"I was curious to see what a camera could "see" if we removed the lens from an image sensor"
Many labs around the world are studying light-matter interaction at the nanoscale. The work of Rajesh Menon, an expert in micro/nanofabrication and photonics, and a Professor at the University of Utah, stands out for its scope and creativity. His team pushes photolithography and imaging beyond the diffraction limit, developing optical elements for photovoltaic systems and algorithms for computational imaging. Rajesh Menon has kindly agreed to tell The Lithographer more about his research.
The Lithographer (TL): First of all, thank you for finding time for the interview. I hope your research scope is described here correctly. Would you like to highlight anything further?
Rajesh Menon (RM): Thank you for the interest. We are a team of scientists and engineers who work on approximately 3 areas: Nanophotonics, Nanofabrication and Computational Imaging. Our goal is to combine these areas to enable applications that are not otherwise possible. To give you an example, we have recently shown that a single nanofabricated flat lens can be achromatic over a very large operating bandwidth (from the visible to the long-wave Infrared), something which was generally thought to be impossible! 
TL: That is really impressive! And how does the computational imaging come into play here?
RM: Computational Imaging is very important now that we appreciate imaging as a form of information transfer. Another way to look at it; conventional cameras are anthropomorphic, but information doesn't have to be. This opens up enormous design spaces for new "non-human" cameras. For example, such cameras could be used where the hardware/software design implicitly includes privacy (like in the case of facial recognition) and no human may be in the data loop.
TL: How did you arrive at this specific research area?
RM: Most research projects arise from either solving problems that we face within existing projects, or while meeting with scientists from different areas, or simply from curiosity. For example, back in 2003, I had lunch with Stefan Hell (the 2014 Nobel Laureate in Chemistry), who was then discussing his technology on super-resolution optical microscopy. As a young scientist, I was inspired to take his ideas and apply them to optical lithography, which led me down a more than a 10-year productive research journey. At some other point, I was curious to see what a camera could "see" if we removed the lens from an image sensor. At that time, I was learning about the information theory of imaging. A very sharp undergraduate student took this project up over a summer and made very clever experiments to show that indeed imaging could be achieved.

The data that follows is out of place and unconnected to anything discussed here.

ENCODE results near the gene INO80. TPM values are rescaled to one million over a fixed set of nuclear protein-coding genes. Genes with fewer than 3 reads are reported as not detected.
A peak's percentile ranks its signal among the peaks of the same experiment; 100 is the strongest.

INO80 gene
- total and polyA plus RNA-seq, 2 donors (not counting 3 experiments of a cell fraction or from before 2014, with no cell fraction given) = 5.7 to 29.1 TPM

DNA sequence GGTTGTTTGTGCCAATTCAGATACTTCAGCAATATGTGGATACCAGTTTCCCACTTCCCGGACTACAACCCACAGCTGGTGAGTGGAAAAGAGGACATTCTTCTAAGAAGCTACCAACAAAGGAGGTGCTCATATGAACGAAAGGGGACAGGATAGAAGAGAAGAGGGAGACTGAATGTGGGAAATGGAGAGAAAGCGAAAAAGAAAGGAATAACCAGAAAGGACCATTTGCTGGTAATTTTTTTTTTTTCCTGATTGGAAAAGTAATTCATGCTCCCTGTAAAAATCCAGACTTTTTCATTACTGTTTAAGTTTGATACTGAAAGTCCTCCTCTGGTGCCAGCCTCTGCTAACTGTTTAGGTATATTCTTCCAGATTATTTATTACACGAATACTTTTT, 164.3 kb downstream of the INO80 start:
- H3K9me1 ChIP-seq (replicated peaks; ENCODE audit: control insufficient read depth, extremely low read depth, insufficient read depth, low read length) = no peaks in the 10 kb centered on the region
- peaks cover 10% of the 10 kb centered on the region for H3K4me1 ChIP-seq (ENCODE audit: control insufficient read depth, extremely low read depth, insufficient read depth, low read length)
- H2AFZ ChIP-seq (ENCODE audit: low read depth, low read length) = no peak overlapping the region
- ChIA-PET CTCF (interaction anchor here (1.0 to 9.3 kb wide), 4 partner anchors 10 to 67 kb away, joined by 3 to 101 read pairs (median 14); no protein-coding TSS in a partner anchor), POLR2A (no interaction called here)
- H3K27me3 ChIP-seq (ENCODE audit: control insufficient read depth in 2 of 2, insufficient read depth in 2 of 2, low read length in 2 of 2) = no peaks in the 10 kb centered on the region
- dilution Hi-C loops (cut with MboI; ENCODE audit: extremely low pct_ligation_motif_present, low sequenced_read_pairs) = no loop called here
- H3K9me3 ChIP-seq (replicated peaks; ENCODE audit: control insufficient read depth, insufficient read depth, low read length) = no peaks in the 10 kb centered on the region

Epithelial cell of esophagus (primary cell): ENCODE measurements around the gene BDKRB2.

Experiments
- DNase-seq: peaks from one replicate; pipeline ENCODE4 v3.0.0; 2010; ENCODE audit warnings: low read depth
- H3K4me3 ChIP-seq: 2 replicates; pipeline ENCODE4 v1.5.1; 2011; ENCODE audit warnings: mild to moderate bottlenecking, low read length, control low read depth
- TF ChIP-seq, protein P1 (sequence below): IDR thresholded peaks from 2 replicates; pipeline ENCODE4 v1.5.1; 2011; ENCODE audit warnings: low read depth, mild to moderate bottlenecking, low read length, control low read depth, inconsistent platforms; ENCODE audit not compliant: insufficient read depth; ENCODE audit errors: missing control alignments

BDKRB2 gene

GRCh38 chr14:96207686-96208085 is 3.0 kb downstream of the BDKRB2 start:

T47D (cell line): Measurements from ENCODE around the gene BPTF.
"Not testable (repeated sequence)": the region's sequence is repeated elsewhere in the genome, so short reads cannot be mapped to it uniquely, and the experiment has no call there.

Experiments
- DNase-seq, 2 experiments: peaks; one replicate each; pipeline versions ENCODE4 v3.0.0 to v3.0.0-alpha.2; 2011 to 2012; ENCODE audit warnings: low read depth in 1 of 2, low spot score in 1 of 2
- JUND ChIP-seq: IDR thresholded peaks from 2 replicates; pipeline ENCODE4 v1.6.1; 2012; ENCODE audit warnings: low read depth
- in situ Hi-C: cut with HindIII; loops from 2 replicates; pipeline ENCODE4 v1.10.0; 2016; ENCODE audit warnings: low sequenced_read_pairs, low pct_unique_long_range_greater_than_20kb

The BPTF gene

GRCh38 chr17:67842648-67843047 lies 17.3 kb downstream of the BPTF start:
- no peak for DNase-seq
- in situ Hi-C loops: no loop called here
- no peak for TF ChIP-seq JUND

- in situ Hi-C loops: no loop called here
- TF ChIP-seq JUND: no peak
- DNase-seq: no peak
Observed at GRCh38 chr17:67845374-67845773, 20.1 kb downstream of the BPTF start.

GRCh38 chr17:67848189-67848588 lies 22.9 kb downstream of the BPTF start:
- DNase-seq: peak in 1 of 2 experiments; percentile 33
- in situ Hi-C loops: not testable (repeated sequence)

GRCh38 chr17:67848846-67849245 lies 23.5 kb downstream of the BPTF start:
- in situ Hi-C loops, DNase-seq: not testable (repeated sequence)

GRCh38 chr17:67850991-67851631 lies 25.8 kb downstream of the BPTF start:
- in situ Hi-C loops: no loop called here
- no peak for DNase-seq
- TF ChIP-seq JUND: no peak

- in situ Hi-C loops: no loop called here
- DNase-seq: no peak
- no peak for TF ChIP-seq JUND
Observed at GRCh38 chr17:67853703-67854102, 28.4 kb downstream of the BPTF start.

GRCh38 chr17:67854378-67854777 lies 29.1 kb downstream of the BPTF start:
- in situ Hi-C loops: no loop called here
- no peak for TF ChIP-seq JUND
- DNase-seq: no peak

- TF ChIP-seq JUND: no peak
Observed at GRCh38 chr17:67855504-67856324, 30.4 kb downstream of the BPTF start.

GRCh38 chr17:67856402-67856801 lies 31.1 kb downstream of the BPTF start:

TL: Speaking of students, how is your team organized? Where are your former students now, do you work with any of them?
RM: We are a fairly decentralized and non-hierarchical team of scientists and engineers. The team workflow is more organic than strict, and it changes based on the problems that we are trying to solve. I should point out that we are heavy users of remote collaboration tools, such as Slack, Zoom, etc. We collaborate widely across disciplines (Computer Science, Math, Physics, Biology, Neuroscience, Materials Science, Chemistry, etc.) and also across the planet, as one person can't have sufficient expertise to tackle all these knowledge areas. The most fruitful collaborations happen when there are mutually aligned interests, naturally. Most of my former students are working in industry (including companies like Intel, Apple, Micron, etc.) and a few are in government or academia. I currently collaborate with two of them on projects in the field of micro- and nanophotonics.
TL: Your publications suggest a long history of maskless and sub-diffraction limit optical lithography. So here is a chicken-and-egg question: do microfabrication capabilities give you ideas for what kind of devices to make, or do you do have an idea for a device first, and find the way to make it with the tools at hand?
RM: As a student, I was building the nanofabrication tools, and at that time applications were chosen to showcase the capabilities of the tools. Nowadays, this has flipped to some extent, so the device requirements come first. Part of the reason is that we have such a large palette of tools to choose from, of course.
An ultra-compact nanophotonic polarization rotator. Photonic functions can be encoded as subwavelength pixel distributions that are computationally optimized. Such devices are called digital metamaterials. 
TL: You are using a few interesting mix&match micro/nanofabrication methods. Can you tell a bit more about them?
RM: With the amazing commercial developments in nanofabrication tools and processes, we are in a golden age of where we can dream up devices and get them made. So, we stand on the shoulders of all the giant engineers and scientists who have made this possible. We work on two types of devices. First, those driven by system-level requirements that are technologically-speaking more mature, and typically fabricated using standard processes (sometimes mix & match). Second, the devices for which it is not clear what the best fabrication method is. Such devices, of course, require lots of experimentation and discussions with fabrication/process experts. Nowadays, we use grayscale direct laser lithography, focused ion beam lithography, scanning electron beam lithography, nanoimprint lithography and contact photolithography.
TL: You are pushing your direct laser lithography tool (µPG from Heidelberg Instruments) to the limit of its performance. What are the most special things you have used it for?